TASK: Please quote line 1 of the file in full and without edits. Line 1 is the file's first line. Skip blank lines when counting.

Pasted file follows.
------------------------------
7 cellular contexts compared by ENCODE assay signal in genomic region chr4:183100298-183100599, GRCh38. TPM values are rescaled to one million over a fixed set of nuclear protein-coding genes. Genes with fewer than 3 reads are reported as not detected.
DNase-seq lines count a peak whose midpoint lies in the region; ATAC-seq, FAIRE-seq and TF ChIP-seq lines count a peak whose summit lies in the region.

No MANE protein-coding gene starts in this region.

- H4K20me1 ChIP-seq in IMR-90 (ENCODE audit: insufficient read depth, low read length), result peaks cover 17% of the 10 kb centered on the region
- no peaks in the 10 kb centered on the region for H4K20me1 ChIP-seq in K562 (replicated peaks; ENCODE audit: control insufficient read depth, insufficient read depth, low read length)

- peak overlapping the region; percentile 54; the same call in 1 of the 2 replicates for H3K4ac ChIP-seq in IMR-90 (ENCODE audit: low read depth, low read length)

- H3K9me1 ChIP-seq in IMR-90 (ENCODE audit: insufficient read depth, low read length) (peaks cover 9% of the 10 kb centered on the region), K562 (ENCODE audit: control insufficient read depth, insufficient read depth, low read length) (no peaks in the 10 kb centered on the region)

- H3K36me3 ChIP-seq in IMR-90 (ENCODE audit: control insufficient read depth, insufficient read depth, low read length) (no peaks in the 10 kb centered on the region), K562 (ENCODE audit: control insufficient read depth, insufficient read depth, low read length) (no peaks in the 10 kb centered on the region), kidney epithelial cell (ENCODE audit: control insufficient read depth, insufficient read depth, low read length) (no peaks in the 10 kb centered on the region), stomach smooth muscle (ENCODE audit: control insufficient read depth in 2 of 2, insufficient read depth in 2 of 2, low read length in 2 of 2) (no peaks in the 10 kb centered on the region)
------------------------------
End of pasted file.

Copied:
7 cellular contexts compared by ENCODE assay signal in genomic region chr4:183100298-183100599, GRCh38. TPM values are rescaled to one million over a fixed set of nuclear protein-coding genes. Genes with fewer than 3 reads are reported as not detected.